Was that it? she asked herself. The subject, her long years of imprisonment, the breakdown of their marriage, disposed of in a few words? Am I forgiven? Yes, as long as you don’t do it again. No, I won’t. And yet, what else was there to say? Was she to dwell, in accusatory detail, on the miseries she had suffered? Henry must have some idea what he had put her through. Should they disinter and pore over the horrible conflict between them that should long since have been laid to rest? What was the point? What mattered was the present, and the future. They must move forward. If they dwelt too long and hard on how calamitously they had made mistakes and broken faith in the past, they would surely destroy each other.

  “You were going to tell me why you sent for me,” she said resolutely, reaching for her goblet.

  “Ah,” Henry responded, clearly relieved to be back on safer ground. “It concerns certain lands in Normandy that this young fox Philip is claiming were given to his sister Marguerite. He wants to lay his grubby hands on them, of course, but I reminded him that in fact they belonged to you, and that you had assigned them to Young Henry only for his lifetime, after which they were to revert to you.” At the mention of his dead son, his face tautened. For a heartbeat the mask slipped and it became clear that Henry was suffering greatly—just as she was. But she was not feeling quite ready to confront their common grief just yet. She had had too much to deal with already this day.

  “Yes, I suppose those domains will have reverted to me,” she said. “I fear I am long out of touch with my landed and financial interests.”

  “That’s neither here nor there,” Henry interrupted impatiently. “What matters is that I retain control of those properties that are rightfully mine, as your lord. Young Philip is dangerous; he has grandiose ideas about expanding the might of France. He has his eye on my empire. Were he to gain possession of these lands, we’d have French troops infiltrating Normandy and … well, you can imagine the rest. I have my hands full as it is, trying to keep my domains under control.”

  “I see your point,” Eleanor conceded. “It would indeed be foolhardy to give Philip what he wants. So what can I do for you?”

  Henry looked at her with admiration. She was actually willing and ready to cooperate with him, after long years of being bitterly at odds, fighting, quarreling, and worse. And Eleanor marveled that they were sitting
here discussing politics much as they had in the old days—the early days. This was surely one of the best aspects of her new freedom, this being restored to the center of affairs.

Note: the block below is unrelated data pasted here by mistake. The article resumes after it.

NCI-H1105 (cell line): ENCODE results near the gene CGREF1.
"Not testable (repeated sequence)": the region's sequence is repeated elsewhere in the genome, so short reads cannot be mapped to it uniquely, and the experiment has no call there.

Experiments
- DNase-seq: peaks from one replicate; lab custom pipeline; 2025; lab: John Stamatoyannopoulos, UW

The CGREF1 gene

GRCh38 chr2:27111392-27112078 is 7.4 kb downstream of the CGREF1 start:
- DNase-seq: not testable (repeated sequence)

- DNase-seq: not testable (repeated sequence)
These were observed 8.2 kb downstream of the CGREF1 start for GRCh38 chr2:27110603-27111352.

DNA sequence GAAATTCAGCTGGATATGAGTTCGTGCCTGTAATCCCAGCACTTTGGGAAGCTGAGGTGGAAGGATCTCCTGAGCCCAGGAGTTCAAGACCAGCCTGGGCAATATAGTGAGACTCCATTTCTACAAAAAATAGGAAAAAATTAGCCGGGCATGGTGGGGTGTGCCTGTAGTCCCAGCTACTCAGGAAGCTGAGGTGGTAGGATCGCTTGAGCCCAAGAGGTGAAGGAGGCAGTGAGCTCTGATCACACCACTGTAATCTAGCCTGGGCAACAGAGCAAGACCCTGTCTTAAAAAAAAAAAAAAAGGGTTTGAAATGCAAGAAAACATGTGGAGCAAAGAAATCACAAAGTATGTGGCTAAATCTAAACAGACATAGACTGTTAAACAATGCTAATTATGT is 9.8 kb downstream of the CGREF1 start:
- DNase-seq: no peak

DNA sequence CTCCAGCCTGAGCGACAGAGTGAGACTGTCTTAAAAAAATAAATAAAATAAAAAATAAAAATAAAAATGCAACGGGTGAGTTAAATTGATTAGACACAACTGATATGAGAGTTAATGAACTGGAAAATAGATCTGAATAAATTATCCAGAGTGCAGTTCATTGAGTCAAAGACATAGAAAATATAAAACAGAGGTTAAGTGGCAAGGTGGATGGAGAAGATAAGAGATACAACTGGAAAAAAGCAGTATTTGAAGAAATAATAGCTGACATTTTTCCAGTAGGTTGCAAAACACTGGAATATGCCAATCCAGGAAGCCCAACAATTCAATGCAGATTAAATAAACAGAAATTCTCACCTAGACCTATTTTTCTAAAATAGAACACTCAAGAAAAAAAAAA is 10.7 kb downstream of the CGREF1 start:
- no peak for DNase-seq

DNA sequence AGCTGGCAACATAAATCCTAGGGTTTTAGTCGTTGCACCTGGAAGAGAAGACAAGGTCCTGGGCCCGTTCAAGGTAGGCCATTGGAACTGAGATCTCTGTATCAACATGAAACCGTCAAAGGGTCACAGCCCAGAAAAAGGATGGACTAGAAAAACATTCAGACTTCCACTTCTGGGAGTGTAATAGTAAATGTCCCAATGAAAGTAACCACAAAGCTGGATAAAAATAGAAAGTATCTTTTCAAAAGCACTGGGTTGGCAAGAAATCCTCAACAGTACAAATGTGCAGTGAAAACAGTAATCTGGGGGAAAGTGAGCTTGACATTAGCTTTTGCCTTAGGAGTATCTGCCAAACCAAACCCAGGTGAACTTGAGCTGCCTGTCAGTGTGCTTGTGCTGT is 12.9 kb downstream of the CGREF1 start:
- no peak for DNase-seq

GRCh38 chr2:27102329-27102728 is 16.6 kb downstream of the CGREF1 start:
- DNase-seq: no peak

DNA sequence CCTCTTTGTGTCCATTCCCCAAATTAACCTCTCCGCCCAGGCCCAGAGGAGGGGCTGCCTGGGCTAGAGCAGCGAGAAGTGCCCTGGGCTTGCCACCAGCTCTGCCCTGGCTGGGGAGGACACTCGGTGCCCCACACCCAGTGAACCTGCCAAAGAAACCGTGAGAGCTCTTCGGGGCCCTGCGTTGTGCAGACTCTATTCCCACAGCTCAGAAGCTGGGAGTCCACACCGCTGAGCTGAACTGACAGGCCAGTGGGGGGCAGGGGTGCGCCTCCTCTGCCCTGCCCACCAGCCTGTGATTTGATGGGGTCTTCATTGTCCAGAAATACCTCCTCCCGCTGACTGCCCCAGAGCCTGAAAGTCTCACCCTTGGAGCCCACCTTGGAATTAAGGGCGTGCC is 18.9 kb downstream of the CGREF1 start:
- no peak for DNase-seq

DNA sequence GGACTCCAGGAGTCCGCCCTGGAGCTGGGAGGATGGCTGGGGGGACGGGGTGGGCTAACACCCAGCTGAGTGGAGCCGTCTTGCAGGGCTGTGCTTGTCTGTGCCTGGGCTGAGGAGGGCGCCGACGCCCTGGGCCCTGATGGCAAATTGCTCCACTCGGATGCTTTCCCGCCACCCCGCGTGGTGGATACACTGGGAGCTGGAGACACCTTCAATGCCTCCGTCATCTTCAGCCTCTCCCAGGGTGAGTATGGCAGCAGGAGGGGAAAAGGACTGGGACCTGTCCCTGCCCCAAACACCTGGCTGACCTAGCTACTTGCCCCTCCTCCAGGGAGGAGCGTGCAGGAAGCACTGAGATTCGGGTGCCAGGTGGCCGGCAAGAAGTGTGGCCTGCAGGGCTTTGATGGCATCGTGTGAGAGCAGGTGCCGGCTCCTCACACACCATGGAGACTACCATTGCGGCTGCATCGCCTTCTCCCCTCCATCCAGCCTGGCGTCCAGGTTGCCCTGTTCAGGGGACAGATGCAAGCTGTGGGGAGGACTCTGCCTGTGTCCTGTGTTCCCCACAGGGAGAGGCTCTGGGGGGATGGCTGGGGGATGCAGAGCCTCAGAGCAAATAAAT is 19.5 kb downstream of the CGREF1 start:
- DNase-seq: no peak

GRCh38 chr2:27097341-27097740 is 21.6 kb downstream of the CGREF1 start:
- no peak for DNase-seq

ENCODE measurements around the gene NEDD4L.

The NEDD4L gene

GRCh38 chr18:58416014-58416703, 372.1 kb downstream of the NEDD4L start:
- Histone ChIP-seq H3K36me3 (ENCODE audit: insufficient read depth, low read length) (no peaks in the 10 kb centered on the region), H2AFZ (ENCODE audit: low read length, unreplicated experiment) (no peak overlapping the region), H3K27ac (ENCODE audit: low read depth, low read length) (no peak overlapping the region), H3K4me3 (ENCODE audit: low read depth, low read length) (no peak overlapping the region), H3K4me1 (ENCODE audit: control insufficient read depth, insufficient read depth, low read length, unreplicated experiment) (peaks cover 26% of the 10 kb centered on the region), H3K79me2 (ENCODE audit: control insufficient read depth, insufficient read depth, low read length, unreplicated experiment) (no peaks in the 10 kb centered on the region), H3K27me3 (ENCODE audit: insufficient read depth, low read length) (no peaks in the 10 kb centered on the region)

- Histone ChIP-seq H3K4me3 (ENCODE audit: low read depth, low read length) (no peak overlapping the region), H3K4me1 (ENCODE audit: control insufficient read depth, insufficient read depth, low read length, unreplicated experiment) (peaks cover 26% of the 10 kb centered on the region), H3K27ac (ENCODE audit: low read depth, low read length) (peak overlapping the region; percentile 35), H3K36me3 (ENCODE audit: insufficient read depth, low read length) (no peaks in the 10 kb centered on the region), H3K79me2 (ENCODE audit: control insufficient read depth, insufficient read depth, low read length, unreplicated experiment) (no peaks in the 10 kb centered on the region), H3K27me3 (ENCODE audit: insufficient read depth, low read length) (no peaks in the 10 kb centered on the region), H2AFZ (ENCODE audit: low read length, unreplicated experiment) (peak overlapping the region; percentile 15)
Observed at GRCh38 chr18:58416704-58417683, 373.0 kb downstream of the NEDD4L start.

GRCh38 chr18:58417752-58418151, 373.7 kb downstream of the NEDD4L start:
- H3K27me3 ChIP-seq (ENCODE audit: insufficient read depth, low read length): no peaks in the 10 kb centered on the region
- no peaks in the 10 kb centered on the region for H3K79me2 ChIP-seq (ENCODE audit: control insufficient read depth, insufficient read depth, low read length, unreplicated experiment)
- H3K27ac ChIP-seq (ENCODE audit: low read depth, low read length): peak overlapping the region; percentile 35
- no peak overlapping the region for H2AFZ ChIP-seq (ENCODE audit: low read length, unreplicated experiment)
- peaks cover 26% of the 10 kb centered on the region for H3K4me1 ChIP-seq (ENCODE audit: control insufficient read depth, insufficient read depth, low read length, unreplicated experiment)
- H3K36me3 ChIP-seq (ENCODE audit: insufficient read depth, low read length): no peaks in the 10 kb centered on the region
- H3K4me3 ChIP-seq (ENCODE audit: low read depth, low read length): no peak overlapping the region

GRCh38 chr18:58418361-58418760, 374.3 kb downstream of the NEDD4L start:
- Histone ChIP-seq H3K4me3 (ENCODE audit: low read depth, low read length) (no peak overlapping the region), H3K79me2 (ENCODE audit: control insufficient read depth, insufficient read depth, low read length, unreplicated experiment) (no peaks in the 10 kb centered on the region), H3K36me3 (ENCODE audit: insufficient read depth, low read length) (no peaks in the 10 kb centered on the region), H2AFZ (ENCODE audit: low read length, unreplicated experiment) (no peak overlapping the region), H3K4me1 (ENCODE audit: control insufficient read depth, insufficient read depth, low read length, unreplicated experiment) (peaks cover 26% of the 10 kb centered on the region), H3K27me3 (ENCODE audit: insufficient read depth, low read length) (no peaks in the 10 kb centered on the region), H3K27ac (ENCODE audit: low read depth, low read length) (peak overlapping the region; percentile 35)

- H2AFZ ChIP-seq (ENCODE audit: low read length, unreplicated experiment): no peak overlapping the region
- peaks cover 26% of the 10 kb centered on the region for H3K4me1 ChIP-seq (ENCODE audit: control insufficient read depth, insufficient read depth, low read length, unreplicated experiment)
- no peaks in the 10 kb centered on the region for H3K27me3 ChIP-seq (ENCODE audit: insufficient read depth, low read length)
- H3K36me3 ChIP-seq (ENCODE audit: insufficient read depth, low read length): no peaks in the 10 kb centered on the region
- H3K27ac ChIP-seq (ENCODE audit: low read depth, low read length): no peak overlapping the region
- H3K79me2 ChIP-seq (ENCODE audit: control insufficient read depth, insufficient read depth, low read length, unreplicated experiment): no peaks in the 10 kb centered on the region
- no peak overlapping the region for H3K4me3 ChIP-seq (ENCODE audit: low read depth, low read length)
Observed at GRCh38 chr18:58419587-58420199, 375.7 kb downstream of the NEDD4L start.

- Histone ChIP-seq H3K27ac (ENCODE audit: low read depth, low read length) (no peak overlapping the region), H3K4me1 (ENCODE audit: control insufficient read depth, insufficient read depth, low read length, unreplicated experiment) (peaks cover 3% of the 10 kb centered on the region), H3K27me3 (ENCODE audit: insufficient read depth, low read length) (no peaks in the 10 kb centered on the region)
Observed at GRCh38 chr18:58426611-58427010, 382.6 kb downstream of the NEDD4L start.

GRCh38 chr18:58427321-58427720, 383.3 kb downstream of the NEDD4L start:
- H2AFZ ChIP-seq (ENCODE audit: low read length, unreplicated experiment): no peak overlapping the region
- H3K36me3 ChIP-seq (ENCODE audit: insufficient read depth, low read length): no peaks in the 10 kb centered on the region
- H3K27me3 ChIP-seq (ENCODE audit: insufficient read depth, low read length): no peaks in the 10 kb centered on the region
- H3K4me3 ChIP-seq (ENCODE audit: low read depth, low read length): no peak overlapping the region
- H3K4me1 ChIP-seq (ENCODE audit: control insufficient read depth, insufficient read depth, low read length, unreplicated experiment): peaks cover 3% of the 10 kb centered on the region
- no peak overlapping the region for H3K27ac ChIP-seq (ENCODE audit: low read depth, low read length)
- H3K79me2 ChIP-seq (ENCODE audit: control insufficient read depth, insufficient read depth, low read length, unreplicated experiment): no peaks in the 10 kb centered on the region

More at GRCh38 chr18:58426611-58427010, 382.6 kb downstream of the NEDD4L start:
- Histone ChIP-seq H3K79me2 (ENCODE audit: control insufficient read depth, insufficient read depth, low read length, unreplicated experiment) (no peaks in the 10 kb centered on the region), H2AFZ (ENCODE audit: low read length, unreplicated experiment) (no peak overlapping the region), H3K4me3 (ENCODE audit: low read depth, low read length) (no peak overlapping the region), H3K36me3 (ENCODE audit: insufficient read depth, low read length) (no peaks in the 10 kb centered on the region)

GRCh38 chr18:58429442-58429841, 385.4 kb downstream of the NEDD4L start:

“I want you to visit those domains, each in turn,” Henry said. “I want it to appear that you are reasserting your rights to them. Show yourself friendly to the local lords, grant charters and privileges, endow churches, found markets—you know the kind of thing that wins hearts.”

  “You want me to do all this?” she asked in wonderment. “I, who was so lately your prisoner? You trust me to do it?”

  “There is no one else who can,” Henry said, and grinned, and in that moment his guard fell. The grin faded and in its place there appeared on his care-worn features a look of such anguish that it nearly broke Eleanor to see it.

  He reached out his hand to her, the movement jerky and tentative. His face was a grimace of agony.

  “Help me, Eleanor!” he muttered, his voice strangled. She rose without hesitation and grasped that outstretched hand, pressing it to her lips, her ready tears salting it, her own need for consolation welling urgently. “I did not ask you here just to discuss Normandy,” Henry gasped. “I asked you because there is no one else I can turn to, no one else who loved him as I do.” And with that, he clasped his arms about her waist, buried his head in her belly, and howled like a baby.

  When the storm of weeping had passed, and Eleanor felt she had no more tears left in her, they were gentle with each other, sitting quietly in the candlelight, sipping the restorative wine and talking without rancor of the events that had led them both to this place.

  “Henry, I long to see our other children,” Eleanor said suddenly.

  He turned his ravaged face to hers and took her hand. “I knew you would want to,” he told her. “They are here. I summoned them for the purpose. Come, you will be reunited with them now.”

  As he led her downstairs to the lower chambers, Eleanor feared that she could not cope with so much grief and joy in such a short span of time. She was to see her children, at last, after so long! They were here—and Henry had bidden them come specially to see her. She felt a little light-headed with emotion and anticipation. Would they have changed? How would they react to seeing her? And—most crucial of all—did they still love her? She was in anguish to know.